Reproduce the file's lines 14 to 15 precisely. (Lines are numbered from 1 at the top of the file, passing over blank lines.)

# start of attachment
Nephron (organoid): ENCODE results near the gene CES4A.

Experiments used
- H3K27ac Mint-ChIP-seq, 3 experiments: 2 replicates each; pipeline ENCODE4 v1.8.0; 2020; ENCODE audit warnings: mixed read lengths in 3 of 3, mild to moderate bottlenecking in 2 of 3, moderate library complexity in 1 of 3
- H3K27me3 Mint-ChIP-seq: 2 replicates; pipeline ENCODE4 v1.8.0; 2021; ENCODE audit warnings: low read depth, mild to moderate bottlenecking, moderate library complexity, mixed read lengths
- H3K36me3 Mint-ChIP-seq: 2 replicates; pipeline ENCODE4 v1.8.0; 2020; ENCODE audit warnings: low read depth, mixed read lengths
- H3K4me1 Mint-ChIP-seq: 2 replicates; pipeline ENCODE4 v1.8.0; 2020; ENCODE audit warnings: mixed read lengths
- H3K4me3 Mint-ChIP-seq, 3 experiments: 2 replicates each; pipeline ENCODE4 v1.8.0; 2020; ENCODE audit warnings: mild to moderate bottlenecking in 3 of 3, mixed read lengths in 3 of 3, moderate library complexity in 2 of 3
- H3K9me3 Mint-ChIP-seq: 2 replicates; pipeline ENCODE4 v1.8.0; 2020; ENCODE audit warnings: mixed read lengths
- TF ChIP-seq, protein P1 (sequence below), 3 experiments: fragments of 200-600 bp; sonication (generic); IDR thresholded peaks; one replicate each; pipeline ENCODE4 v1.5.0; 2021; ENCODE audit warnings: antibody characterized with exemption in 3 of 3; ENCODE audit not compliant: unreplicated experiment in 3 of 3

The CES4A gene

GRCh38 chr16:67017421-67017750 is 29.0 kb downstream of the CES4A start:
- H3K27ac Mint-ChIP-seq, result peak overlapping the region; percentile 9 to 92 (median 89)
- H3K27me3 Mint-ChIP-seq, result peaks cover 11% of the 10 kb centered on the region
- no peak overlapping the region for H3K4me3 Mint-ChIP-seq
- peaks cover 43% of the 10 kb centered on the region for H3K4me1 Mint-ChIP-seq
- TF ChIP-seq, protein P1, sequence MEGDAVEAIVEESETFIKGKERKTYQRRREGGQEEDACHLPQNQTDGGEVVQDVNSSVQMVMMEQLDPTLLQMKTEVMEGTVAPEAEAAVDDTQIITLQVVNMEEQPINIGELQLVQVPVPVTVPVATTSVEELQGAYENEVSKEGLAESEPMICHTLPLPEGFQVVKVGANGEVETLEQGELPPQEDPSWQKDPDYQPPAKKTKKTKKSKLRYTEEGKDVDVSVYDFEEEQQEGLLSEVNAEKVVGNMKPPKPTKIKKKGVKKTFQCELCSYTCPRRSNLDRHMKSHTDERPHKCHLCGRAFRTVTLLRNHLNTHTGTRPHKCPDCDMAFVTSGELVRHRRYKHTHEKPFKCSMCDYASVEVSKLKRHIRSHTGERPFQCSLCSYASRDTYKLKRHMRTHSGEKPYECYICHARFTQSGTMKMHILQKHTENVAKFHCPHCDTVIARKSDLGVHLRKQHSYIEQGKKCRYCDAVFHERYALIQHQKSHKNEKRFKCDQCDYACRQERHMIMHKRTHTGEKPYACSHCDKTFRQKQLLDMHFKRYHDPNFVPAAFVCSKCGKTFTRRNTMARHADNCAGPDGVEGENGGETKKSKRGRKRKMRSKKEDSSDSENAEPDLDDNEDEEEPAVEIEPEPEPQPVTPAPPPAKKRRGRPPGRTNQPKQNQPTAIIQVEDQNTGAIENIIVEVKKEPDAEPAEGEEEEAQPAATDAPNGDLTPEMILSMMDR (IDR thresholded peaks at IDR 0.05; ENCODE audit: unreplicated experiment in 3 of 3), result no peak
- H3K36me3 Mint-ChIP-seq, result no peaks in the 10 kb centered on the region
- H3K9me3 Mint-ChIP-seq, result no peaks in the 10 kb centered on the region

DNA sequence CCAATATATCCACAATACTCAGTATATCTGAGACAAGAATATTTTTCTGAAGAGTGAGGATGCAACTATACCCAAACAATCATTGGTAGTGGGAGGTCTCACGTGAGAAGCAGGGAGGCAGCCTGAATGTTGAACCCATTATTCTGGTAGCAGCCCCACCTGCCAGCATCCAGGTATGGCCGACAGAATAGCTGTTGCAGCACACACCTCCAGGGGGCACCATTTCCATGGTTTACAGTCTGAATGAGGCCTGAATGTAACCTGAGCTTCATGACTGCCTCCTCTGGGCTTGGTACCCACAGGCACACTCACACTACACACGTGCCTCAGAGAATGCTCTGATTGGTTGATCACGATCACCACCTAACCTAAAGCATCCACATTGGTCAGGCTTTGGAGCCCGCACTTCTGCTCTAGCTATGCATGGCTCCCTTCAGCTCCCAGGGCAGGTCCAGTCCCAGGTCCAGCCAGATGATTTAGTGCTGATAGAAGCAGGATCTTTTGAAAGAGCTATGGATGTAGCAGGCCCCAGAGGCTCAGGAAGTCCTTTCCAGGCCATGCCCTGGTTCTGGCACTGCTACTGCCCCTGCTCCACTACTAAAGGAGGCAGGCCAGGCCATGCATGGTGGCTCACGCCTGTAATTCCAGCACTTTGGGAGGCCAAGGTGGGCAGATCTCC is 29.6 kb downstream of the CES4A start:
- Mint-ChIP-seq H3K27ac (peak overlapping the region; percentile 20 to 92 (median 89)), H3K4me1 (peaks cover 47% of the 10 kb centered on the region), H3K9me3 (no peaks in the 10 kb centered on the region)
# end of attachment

- no peak overlapping the region for H3K4me3 Mint-ChIP-seq
- peaks cover 43% of the 10 kb centered on the region for H3K4me1 Mint-ChIP-seq